A Bestiary of Future Literatures « Three Pound Brain With the collapse of mainstream literary fiction as a commercially viable genre in 2036 and its subsequent replacement with Algorithmic Sentimentalism, so-called ‘human literature’ became an entirely state and corporate funded activity. Freed from market considerations, writers could concentrate on accumulating the ingroup prestige required to secure so-called ‘non-reciprocal’ sponsors. In the wake of the new sciences, this precipitated an explosion of ‘genres,’ some self-consciously consolatory, others bent on exploring life in the wake of the so-called ‘Semantic Apocalypse,’ the scientific discrediting of meaning and morality that remains the most troubling consequence of the ongoing (and potentially never-ending) Information Enlightenment. Amar Stevens, in his seminal Muse: The Exorcism of the Human, famously declared this the age of ‘Post-semanticism,’ where, as he puts it, “writers write with the knowledge that they write nothing” (7). Like this: Like Loading...

Fallacy A fallacy is the use of poor, or invalid, reasoning for the construction of an argument.[1][2] A fallacious argument may be deceptive by appearing to be better than it really is. Some fallacies are committed intentionally to manipulate or persuade by deception, while others are committed unintentionally due to carelessness or ignorance. Fallacies are commonly divided into "formal" and "informal". Formal fallacy[edit] Main article: Formal fallacy A formal fallacy is a common error of thinking that can neatly be expressed in standard system of logic.[1] An argument that is formally fallacious is rendered invalid due to a flaw in its logical structure. The presence of a formal fallacy in a deductive argument does not imply anything about the argument's premises or its conclusion. Common examples[edit] Aristotle's Fallacies[edit] Aristotle was the first to systematize logical errors into a list. Whately's grouping of fallacies[edit] Intentional fallacies[edit] Deductive fallacy[edit]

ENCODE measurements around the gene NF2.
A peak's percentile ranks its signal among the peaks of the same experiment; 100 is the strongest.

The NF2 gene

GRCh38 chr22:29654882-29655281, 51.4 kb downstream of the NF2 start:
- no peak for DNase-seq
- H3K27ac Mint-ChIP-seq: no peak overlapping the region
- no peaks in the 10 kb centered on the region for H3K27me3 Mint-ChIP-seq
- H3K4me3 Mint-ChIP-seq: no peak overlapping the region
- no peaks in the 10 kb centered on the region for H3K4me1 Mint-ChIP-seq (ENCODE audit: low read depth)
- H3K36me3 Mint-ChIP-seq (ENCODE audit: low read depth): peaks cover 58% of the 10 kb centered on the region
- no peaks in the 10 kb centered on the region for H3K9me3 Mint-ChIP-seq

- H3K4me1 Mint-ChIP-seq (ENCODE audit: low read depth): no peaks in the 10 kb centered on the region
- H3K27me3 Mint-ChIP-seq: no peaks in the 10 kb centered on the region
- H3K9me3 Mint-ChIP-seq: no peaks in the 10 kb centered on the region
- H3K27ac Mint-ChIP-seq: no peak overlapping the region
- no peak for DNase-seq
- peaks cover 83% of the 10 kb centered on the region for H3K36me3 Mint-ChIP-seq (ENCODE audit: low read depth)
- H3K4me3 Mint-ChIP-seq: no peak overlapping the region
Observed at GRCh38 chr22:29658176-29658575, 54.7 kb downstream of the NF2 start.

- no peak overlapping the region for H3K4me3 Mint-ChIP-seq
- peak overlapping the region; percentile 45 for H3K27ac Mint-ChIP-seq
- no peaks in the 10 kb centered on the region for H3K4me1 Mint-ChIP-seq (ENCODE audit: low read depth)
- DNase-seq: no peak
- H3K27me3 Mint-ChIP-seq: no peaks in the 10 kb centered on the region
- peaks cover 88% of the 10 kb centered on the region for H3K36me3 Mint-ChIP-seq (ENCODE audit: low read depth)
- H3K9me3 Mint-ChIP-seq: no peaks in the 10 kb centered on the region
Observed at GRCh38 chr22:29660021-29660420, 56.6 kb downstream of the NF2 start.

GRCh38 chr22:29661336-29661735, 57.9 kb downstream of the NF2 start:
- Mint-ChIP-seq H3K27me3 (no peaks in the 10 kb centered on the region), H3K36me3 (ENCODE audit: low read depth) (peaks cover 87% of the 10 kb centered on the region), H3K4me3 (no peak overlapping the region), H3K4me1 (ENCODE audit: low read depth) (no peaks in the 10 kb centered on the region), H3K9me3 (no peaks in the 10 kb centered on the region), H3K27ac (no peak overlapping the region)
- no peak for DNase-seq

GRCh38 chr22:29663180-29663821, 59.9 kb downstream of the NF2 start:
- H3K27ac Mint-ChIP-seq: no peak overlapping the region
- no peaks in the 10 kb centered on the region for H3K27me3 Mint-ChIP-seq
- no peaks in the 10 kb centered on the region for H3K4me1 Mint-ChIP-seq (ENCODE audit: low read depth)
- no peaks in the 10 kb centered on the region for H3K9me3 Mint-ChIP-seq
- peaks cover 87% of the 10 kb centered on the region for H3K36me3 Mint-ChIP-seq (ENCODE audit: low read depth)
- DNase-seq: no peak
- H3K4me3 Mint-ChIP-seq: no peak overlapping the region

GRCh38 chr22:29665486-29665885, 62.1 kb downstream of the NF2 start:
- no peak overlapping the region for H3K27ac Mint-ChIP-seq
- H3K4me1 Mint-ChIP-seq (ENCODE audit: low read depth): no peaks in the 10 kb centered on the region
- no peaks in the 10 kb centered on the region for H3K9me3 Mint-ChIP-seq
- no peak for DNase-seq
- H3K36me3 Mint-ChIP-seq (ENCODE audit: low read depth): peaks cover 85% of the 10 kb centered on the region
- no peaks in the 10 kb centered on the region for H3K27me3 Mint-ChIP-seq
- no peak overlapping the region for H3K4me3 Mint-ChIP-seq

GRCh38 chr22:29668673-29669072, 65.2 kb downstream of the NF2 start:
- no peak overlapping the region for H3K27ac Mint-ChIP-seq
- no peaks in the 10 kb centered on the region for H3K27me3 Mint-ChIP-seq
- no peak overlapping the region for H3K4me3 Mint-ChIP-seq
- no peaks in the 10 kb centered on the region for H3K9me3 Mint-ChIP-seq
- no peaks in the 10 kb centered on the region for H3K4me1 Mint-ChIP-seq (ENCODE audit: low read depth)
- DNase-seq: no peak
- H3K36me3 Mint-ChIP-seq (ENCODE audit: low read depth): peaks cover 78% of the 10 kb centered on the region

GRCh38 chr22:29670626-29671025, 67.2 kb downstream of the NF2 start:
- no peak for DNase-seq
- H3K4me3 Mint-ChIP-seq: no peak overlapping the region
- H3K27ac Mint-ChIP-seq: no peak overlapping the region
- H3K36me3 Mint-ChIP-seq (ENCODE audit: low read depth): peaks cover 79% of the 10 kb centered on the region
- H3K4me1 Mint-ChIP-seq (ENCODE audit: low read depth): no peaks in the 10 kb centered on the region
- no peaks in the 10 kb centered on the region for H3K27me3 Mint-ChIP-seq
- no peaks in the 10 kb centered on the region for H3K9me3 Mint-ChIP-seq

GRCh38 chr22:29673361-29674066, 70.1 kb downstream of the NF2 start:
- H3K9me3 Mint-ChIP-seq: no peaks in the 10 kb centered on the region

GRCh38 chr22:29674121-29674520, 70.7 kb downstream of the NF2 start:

Avesta The Avesta /əˈvɛstə/ is the primary collection of sacred texts of Zoroastrianism, and is composed in the Avestan language. History[edit] Early transmission[edit] The texts of the Avesta, also known as the Zend Avesta, — which are all in the Avestan language — were composed over the course of several hundred years. Young Avesta's area of composition comprised - at least - Sīstān/Arachosia, Herat, Merv and Bactria.[2] It went through the following stages:[3] The original language of the composers of grammatically correct YAv. texts; perhaps in Merv or Herat;Dialect influences as a result of the transfer of the Av. texts to Southeast Iran (Arachosia?) The various texts are thought to have been transmitted orally for centuries before they found written form in the 3rd century[ambiguous]. Later redaction[edit] All texts known today derive from a single master copy, now lost but known as the "Sassanian archetype", most likely a product of the 3rd or 4th century. European scholarship[edit]

The Last Magic Show: A Blind Brain Theory of the Appearance of Consciousness « Three Pound Brain I may have misunderstood some things so please correct me where appropriate, but I’ll try to point out the problems I have with your theory (which is similar to problems I have with many other theories, including popular ones like Dennett’s and Hofstadter’s). First, I don’t think you’ve carefully disentangled the suitcase word of consciousness by at least distinguishing between awareness, self-awareness, and metacognition. From my reading you’ve lumped it all into a definition of consciousness that seems to equate only with some merged amalgamation of both self-awareness and metacognition, ignoring the fact that conscious awareness can occur without any self-reflection at all. This, I think, is a crucial issue because a lot of your theory rests on the fact that you frame consciousness to be the self-reflecting product of a recursive structure that has evolved only relatively recently through kludgy adaptive heuristics. Third, you write,